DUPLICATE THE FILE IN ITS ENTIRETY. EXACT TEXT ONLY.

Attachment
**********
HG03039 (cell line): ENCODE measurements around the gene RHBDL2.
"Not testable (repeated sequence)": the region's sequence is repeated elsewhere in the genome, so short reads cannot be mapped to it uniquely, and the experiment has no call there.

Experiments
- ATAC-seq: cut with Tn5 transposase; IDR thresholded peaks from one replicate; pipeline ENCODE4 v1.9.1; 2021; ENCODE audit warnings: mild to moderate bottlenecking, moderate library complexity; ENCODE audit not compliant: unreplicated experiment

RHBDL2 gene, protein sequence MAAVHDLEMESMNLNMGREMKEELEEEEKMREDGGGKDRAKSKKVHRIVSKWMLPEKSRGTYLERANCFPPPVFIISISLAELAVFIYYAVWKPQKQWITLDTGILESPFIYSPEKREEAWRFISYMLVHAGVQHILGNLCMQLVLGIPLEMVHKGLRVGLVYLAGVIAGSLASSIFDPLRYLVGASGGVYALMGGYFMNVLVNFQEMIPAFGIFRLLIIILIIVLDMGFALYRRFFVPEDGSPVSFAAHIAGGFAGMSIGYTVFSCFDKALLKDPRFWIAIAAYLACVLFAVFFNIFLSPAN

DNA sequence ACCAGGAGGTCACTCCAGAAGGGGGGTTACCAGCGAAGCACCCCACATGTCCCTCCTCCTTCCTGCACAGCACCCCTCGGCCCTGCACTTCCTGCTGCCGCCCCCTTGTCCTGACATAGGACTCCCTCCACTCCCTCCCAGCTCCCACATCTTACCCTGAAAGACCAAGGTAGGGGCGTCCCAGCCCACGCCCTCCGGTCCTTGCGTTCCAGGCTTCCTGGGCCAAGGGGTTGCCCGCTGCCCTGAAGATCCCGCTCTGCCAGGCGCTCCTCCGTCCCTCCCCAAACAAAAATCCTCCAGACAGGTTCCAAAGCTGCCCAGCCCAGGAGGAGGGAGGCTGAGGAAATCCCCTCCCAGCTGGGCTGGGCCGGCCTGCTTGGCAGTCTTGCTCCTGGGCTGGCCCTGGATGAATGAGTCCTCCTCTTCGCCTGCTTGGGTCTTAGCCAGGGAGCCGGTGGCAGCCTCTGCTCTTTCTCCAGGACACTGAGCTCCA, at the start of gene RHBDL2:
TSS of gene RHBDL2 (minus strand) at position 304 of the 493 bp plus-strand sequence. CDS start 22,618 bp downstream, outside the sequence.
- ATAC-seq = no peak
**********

HG03039 (cell line): ENCODE measurements around the gene RHBDL2.
"Not testable (repeated sequence)": the region's sequence is repeated elsewhere in the genome, so short reads cannot be mapped to it uniquely, and the experiment has no call there.

Experiments
- ATAC-seq: cut with Tn5 transposase; IDR thresholded peaks from one replicate; pipeline ENCODE4 v1.9.1; 2021; ENCODE audit warnings: mild to moderate bottlenecking, moderate library complexity; ENCODE audit not compliant: unreplicated experiment

RHBDL2 gene, protein sequence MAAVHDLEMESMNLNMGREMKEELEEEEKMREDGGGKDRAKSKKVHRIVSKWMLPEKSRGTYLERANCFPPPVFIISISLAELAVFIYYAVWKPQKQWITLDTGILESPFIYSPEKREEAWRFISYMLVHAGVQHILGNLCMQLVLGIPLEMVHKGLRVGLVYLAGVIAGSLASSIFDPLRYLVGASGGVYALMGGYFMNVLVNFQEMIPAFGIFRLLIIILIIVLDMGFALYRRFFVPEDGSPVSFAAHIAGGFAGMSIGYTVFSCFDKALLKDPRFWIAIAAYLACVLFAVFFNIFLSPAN

DNA sequence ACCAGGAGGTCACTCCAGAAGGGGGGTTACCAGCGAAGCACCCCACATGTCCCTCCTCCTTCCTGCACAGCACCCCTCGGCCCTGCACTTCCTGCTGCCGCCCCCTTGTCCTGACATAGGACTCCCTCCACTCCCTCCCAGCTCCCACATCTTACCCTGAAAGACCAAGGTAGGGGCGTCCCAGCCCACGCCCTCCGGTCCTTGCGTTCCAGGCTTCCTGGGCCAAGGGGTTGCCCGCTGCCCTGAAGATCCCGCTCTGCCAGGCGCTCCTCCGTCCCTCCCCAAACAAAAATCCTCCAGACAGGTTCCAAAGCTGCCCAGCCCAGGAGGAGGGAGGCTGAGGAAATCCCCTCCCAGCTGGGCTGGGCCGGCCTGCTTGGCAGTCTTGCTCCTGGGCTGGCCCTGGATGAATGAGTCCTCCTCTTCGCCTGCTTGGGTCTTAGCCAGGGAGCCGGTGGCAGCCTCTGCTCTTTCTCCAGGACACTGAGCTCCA, at the start of gene RHBDL2:
TSS of gene RHBDL2 (minus strand) at position 304 of the 493 bp plus-strand sequence. CDS start 22,618 bp downstream, outside the sequence.
- ATAC-seq = no peak